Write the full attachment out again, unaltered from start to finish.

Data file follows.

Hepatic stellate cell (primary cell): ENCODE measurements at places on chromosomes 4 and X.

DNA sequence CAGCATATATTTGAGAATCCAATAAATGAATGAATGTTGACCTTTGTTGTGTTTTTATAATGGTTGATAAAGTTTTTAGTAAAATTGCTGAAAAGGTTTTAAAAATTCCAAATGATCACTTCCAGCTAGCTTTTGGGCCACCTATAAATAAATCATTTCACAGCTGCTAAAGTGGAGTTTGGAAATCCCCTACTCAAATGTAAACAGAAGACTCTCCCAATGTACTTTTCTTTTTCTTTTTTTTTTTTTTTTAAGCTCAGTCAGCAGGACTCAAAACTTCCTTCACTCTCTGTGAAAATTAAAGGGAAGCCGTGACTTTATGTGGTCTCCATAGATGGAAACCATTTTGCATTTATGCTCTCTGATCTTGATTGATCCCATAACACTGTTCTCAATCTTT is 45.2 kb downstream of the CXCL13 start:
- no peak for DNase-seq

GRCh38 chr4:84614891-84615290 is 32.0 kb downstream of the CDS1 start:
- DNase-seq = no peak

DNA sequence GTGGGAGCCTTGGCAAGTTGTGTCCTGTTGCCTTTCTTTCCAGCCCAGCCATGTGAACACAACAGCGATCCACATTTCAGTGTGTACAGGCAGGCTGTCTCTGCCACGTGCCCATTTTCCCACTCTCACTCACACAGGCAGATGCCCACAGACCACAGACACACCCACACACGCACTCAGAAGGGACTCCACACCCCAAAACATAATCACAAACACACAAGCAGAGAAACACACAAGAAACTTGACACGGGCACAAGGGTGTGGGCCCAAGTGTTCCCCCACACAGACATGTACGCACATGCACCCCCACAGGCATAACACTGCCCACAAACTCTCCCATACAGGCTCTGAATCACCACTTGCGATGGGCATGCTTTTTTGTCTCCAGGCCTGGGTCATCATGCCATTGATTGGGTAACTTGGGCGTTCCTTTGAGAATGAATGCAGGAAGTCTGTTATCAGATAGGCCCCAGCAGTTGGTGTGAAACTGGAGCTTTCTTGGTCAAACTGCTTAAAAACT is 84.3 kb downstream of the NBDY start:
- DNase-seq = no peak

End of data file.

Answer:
Hepatic stellate cell (primary cell): ENCODE measurements at places on chromosomes 4 and X.

DNA sequence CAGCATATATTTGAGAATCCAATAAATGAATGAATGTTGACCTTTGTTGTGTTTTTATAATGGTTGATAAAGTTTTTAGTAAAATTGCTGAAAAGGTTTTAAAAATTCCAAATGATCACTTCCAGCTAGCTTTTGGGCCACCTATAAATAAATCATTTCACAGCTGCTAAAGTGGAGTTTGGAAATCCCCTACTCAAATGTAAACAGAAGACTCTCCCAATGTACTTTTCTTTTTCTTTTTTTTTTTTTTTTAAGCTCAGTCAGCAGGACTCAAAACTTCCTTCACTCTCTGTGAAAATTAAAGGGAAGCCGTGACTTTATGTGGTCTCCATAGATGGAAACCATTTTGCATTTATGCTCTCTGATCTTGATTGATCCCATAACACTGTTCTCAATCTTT is 45.2 kb downstream of the CXCL13 start:
- no peak for DNase-seq

GRCh38 chr4:84614891-84615290 is 32.0 kb downstream of the CDS1 start:
- DNase-seq = no peak

DNA sequence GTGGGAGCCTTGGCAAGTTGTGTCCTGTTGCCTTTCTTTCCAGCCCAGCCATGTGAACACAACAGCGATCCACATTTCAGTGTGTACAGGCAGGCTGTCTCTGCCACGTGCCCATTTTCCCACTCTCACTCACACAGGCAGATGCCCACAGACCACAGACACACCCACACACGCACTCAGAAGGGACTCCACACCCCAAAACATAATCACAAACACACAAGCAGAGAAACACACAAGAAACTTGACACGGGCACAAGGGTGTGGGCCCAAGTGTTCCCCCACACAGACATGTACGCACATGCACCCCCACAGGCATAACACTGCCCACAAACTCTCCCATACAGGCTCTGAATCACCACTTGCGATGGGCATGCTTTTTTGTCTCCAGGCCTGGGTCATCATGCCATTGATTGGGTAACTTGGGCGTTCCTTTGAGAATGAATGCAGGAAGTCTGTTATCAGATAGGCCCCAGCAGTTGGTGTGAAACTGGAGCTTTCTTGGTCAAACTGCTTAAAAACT is 84.3 kb downstream of the NBDY start:
- DNase-seq = no peak